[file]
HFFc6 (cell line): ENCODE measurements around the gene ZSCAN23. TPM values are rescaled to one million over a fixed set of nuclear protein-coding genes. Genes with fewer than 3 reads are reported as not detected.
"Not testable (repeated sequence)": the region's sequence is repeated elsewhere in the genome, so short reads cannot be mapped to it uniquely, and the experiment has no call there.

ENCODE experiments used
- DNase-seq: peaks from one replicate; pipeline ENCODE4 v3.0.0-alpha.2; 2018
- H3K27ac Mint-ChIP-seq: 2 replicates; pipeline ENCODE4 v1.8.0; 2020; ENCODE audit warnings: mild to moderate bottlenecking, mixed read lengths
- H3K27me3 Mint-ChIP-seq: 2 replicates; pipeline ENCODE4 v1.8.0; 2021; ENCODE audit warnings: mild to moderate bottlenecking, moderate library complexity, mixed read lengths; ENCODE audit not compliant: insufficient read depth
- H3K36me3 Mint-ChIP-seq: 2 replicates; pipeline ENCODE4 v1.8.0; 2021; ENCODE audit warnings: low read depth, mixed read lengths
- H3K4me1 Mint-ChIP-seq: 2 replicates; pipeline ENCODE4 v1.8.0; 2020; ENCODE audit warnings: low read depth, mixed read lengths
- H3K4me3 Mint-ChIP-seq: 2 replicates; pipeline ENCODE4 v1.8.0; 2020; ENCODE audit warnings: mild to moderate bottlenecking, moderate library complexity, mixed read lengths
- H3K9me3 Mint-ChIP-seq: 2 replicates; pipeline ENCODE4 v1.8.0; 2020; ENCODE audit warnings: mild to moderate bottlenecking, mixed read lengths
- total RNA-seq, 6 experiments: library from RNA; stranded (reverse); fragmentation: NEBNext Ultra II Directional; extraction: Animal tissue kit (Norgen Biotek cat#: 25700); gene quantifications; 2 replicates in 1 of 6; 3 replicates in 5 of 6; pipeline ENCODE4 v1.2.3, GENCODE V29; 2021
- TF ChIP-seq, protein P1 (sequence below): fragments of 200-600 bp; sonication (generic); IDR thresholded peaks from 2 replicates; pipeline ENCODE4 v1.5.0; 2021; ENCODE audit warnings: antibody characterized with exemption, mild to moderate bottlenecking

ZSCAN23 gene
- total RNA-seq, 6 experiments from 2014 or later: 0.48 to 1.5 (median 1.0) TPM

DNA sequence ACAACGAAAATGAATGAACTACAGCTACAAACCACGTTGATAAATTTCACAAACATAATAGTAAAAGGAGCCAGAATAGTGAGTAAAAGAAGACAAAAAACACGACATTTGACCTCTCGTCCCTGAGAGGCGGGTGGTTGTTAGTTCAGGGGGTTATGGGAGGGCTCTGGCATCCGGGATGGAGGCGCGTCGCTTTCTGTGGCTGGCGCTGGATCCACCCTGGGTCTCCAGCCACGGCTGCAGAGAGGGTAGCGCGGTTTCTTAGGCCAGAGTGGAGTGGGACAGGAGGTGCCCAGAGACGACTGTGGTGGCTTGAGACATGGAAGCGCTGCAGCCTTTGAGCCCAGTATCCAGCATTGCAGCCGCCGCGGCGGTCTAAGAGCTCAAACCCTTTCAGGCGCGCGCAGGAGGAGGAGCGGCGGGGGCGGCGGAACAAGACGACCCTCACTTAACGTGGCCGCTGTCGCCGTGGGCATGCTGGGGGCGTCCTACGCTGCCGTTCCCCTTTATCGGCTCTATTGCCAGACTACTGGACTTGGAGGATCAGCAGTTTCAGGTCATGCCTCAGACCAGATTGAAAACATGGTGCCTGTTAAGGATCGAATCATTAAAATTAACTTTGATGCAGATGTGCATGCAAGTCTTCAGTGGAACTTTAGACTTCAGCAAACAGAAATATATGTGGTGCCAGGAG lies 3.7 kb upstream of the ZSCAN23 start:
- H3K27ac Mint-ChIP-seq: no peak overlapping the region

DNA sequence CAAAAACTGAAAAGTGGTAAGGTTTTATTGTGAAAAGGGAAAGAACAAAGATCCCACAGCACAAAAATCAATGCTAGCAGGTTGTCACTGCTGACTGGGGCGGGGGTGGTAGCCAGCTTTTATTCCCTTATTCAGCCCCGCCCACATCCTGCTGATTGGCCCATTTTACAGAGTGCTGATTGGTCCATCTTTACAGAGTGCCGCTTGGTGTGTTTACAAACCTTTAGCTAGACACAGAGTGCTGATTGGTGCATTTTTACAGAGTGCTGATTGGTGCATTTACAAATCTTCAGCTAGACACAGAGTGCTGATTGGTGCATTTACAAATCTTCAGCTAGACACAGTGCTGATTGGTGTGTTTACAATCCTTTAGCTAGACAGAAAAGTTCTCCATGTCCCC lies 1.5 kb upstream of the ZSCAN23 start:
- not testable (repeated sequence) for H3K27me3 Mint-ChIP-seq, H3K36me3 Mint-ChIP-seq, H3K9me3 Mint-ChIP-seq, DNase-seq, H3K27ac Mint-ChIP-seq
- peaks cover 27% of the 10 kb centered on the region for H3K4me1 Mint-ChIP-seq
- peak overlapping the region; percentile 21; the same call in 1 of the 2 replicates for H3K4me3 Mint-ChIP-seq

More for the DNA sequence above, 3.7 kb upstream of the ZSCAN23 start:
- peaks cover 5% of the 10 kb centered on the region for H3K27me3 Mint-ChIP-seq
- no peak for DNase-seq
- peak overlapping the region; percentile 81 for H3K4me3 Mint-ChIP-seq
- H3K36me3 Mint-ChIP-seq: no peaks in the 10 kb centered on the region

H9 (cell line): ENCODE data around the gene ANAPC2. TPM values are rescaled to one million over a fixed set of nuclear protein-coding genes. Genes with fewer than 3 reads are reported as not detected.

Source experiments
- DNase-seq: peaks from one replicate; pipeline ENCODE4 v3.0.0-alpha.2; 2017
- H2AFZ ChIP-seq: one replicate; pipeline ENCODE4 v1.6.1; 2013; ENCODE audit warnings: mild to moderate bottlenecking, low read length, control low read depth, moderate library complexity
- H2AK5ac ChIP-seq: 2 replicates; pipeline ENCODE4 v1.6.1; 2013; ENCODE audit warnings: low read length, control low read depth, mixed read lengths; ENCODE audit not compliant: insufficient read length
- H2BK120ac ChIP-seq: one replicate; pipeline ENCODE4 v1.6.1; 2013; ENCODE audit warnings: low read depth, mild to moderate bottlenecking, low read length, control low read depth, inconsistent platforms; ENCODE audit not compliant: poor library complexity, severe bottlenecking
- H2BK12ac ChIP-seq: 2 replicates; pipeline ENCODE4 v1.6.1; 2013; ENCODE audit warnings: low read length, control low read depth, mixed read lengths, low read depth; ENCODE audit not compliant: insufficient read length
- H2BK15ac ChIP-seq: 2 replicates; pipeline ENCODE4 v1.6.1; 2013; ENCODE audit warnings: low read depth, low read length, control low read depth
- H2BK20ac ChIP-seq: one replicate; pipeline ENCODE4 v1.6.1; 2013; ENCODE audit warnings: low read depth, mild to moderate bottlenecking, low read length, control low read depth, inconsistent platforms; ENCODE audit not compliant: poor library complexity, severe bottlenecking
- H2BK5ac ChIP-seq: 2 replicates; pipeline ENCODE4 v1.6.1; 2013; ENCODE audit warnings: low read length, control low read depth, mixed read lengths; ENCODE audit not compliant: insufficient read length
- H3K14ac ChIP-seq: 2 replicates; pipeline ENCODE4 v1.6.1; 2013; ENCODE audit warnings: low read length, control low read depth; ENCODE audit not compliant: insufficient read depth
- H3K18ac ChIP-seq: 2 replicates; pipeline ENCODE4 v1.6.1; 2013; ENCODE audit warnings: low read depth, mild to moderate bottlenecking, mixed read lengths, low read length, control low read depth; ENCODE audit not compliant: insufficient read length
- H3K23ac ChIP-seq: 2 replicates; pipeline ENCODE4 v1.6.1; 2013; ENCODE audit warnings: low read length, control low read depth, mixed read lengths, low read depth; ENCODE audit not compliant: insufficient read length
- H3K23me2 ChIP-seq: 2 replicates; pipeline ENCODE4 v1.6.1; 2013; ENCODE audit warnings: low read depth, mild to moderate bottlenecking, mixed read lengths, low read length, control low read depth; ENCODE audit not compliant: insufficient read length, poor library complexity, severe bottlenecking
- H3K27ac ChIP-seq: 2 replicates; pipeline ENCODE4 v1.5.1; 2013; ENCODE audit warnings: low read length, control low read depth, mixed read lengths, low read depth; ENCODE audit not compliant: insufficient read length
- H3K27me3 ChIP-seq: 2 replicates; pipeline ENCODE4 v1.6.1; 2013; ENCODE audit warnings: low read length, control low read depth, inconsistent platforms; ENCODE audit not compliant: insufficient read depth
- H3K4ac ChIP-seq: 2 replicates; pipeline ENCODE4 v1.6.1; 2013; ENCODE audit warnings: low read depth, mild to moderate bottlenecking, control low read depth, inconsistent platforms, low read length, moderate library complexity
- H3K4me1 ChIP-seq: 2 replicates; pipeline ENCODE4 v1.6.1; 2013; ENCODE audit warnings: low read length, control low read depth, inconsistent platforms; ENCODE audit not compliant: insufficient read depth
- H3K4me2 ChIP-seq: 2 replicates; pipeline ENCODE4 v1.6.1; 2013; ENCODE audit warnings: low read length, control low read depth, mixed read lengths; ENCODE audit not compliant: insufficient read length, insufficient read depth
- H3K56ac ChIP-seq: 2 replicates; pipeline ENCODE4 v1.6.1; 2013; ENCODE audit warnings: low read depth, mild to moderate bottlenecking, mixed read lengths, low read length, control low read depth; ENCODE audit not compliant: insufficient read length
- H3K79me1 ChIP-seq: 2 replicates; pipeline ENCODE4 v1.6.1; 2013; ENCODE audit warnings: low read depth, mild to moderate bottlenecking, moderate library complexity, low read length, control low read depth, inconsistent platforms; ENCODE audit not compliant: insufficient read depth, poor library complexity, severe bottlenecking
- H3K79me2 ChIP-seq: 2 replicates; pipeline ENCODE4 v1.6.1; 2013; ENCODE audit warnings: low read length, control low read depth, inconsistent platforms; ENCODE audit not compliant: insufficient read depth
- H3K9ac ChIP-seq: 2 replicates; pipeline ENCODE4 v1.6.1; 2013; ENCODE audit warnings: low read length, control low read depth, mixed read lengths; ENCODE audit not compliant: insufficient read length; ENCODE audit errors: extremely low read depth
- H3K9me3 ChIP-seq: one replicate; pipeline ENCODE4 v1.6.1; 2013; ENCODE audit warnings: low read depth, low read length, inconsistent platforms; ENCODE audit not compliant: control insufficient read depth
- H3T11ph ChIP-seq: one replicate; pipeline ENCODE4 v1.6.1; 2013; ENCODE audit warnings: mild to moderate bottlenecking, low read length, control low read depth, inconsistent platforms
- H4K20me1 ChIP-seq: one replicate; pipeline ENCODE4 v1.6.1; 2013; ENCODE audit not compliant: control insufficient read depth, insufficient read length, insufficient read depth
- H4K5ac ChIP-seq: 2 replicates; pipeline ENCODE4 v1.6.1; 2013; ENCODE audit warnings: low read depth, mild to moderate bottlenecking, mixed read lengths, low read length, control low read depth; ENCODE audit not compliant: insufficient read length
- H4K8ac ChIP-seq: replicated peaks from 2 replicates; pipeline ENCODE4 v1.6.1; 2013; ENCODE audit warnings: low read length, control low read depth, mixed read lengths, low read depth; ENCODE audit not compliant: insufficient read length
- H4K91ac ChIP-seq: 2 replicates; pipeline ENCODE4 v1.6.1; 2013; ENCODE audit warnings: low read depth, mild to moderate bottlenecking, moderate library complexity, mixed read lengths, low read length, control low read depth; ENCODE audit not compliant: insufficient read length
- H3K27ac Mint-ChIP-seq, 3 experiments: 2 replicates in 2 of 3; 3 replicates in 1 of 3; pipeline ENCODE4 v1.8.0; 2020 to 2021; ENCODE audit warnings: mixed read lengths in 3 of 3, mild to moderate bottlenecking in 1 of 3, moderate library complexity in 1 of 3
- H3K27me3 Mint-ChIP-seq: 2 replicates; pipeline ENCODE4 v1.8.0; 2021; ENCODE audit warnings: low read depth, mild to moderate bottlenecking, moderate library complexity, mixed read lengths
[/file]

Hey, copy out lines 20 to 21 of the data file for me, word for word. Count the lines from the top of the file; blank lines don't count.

- peak overlapping the region; percentile 21; the same call in 1 of the 2 replicates for H3K4me3 Mint-ChIP-seq

More for the DNA sequence above, 3.7 kb upstream of the ZSCAN23 start: